Starting in the Game

Discussion in 'Prop Firms' started by AlphaforHire, Mar 3, 2008.

  1. Hey guys,

    I'm looking to get into a Prop firm, done my research regarding the kind of lifestyle and such. I just have a couple of questions-

    1. How did you get started?

    Did you save up a bankroll, then just go at it? Did you start low and work a part-time job in those low times? When did you finally feel comfortable doing nothing but trading for a living (i.e., when did you feel you were trading and profitting enough to pay the bills, save some cash on the side, etc...)?

    2. When you first started trading, did you stick to the QQQ's and other ETF's to limit your risk? How long did it take you to implement other strategies with options? commodities?

    3. What kind of leverage does the average newbie use? (If you only deposited 5-10k, you would at least need 4 or 10-1 to make any decent money. What do prop firms allow? I've seen some forex places offering 100-1! I'm sure equities aren't half as much.

    4. How do I know if I'm getting ripped off on fees? How much is too much?

    Any help is much appreciated.
  2. Damn. No Love on these forums.
  3. Well, here's my thoughts.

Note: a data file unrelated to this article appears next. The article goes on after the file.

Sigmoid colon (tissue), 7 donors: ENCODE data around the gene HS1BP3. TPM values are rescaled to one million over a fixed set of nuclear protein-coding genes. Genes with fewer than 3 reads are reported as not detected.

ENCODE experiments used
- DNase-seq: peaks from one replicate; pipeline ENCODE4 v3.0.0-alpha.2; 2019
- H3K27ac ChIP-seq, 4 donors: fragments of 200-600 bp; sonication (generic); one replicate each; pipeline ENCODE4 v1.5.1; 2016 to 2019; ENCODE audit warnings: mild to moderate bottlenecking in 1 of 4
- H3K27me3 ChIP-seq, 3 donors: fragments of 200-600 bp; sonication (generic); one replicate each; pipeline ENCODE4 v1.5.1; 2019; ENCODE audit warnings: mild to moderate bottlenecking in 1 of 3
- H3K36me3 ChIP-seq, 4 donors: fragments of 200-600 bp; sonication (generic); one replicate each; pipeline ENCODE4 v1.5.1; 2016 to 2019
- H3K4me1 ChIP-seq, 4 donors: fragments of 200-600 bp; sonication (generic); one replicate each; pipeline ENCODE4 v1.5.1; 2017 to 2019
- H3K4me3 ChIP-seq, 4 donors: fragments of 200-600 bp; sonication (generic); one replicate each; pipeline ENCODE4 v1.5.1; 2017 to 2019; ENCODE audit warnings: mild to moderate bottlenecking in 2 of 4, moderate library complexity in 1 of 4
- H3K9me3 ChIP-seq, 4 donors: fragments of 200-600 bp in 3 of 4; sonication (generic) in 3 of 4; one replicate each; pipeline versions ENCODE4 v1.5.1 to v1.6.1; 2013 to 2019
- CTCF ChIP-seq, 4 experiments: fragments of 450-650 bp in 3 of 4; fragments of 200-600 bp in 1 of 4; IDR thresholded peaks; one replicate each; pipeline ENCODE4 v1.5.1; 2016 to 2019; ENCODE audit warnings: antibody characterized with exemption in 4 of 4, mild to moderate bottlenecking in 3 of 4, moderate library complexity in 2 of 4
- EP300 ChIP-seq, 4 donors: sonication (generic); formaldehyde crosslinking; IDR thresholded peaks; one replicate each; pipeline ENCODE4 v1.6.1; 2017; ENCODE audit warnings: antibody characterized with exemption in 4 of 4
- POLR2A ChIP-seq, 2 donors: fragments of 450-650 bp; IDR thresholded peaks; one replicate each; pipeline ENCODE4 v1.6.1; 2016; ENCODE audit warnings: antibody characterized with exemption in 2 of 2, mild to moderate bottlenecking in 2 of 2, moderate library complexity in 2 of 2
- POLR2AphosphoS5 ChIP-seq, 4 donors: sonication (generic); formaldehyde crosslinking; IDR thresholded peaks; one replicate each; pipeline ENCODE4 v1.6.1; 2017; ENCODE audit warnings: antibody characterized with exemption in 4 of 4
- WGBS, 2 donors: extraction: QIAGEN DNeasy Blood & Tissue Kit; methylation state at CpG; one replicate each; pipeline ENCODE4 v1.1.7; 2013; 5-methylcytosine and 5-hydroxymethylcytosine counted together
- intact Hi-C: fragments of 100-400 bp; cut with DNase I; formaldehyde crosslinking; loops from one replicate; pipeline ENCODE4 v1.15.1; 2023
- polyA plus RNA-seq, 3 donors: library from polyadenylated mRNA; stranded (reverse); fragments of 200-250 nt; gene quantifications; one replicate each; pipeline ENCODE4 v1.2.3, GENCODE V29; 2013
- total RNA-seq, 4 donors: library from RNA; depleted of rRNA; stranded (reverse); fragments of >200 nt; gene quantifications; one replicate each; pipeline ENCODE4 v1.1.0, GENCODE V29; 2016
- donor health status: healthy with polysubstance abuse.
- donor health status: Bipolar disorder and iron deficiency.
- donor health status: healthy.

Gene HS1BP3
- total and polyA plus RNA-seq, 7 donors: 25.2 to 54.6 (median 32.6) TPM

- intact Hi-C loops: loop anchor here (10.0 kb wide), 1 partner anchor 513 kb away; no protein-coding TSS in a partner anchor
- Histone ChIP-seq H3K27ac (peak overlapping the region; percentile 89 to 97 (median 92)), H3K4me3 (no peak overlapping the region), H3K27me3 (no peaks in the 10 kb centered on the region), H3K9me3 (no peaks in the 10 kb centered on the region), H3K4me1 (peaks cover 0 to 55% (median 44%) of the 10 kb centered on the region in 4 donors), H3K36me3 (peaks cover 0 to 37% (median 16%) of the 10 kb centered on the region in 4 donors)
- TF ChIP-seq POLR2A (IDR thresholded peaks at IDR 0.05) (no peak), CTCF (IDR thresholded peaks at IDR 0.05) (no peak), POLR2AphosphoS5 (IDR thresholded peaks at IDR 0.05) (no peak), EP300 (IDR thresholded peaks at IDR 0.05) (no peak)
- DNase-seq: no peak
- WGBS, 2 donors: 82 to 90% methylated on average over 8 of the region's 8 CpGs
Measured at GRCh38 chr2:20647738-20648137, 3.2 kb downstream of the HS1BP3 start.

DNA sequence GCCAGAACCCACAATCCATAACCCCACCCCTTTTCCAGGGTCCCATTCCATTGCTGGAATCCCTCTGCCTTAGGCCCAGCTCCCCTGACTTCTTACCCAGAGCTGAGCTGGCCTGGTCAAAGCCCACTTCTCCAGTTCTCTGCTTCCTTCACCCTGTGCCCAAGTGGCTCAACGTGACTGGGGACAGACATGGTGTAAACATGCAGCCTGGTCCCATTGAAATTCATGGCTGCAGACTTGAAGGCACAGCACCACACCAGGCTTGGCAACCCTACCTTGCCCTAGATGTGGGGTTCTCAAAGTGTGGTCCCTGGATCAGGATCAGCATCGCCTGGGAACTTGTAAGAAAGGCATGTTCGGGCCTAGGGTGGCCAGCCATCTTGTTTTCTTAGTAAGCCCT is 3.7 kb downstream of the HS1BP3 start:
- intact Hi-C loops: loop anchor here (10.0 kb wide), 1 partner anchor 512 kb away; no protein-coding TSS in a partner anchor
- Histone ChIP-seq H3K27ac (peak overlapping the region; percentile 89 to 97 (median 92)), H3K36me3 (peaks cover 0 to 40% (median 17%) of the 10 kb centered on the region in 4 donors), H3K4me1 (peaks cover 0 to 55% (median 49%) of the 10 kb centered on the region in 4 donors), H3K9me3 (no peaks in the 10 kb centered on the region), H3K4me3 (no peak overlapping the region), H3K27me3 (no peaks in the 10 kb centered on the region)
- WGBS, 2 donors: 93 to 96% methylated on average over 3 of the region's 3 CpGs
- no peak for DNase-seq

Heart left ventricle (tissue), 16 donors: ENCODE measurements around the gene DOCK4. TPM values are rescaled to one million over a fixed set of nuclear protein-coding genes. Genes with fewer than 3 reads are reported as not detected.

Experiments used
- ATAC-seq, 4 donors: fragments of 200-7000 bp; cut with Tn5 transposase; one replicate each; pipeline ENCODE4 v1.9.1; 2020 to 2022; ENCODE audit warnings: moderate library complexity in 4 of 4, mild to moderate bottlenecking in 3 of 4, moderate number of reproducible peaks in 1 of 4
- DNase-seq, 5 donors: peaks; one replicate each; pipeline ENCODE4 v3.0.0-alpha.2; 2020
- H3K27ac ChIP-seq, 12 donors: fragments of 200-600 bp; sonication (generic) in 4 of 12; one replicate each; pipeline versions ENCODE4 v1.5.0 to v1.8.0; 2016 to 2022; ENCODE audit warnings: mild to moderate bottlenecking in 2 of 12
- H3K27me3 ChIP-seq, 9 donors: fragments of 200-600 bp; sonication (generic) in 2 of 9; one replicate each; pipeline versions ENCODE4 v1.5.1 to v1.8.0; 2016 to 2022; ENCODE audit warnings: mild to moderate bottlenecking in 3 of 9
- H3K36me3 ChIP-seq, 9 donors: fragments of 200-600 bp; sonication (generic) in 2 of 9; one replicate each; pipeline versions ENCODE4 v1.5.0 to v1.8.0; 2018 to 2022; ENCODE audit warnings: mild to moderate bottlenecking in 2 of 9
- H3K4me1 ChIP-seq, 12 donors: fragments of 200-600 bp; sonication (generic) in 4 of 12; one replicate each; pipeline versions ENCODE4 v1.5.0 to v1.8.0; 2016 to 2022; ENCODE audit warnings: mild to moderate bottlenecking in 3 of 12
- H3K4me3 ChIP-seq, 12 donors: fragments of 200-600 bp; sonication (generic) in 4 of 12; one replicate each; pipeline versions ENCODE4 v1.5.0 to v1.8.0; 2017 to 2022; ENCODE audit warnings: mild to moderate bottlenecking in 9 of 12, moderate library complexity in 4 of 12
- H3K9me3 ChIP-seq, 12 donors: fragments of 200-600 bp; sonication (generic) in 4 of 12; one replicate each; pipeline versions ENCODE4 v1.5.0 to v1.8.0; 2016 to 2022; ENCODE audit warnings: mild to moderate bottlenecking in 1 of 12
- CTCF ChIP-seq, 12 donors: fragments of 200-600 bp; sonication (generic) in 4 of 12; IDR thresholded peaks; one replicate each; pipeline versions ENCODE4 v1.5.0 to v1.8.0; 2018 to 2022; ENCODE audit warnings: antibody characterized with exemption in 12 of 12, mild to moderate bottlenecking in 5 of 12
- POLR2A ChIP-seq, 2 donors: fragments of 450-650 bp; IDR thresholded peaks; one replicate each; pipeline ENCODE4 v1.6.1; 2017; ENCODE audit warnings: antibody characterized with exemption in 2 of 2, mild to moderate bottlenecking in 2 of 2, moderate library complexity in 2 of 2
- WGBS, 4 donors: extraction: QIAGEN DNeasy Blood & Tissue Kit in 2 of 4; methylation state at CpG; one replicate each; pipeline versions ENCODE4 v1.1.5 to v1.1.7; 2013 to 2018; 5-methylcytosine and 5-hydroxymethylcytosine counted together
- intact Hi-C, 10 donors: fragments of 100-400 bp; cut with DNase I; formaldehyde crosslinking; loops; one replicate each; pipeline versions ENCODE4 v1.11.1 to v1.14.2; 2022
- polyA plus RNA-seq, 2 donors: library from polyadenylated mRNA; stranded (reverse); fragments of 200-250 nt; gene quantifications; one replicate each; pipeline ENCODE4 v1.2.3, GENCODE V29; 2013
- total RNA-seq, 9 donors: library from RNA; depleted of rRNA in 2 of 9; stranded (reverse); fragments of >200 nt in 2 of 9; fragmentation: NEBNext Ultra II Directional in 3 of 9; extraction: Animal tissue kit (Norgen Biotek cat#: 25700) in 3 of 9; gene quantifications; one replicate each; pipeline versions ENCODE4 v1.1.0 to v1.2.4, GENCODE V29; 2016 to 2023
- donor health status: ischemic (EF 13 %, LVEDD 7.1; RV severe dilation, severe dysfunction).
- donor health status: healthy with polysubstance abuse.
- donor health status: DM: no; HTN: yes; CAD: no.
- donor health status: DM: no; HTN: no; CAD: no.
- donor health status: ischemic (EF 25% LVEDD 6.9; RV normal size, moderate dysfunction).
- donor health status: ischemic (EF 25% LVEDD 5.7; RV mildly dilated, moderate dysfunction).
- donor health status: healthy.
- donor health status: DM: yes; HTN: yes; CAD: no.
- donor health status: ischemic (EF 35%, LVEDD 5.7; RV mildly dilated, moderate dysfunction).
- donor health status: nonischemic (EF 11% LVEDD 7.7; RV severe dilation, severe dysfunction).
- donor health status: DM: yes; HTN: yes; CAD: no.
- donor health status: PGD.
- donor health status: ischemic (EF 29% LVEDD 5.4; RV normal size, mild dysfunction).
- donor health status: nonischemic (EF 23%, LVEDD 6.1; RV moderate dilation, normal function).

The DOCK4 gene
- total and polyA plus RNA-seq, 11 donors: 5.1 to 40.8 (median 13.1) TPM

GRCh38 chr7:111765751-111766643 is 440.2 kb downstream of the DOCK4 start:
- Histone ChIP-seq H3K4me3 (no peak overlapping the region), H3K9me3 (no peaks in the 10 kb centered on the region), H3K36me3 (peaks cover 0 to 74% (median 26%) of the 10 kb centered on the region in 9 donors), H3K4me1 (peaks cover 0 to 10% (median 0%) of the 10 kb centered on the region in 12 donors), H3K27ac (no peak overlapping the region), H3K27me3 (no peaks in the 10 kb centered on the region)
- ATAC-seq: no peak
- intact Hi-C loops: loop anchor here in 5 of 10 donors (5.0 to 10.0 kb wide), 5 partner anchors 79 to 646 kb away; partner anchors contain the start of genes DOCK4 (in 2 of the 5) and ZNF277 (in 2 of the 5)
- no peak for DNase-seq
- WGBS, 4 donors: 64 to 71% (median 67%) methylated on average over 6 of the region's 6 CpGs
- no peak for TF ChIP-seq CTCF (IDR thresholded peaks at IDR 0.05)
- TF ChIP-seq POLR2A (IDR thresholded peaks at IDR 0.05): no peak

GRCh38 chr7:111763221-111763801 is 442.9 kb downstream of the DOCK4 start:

#1. I don't have a sizable bankroll, as I'm still in college. But I'm most likely going to be a proprietary trader next year when I graduate. If money becomes a problem then I'll get a night/weekend job, but if the prop firm salaries you then it shouldn't be too difficult at all. I've been pretty poor my whole life, and hell I can take a few more years of living frugal.

    #2. Mastery of stocks should come before anything else... if you can't make money trading the leaders in the stock market, there's no reason to think that dabbling in options will make you do any better.

    #3. The average newbie really doesn't use much leverage at all, probably trading 100 shares at a time.

    #4. I personally believe that it's more important to go to a place with quality education and fundamental training as a newbie than worrying too much about payout or commissions. What I'm trying to say is, commissions are important. You don't want to get churned... but you can always leave for better deals if you get better. Luckily, the good prop firms usually have commissions taken care of.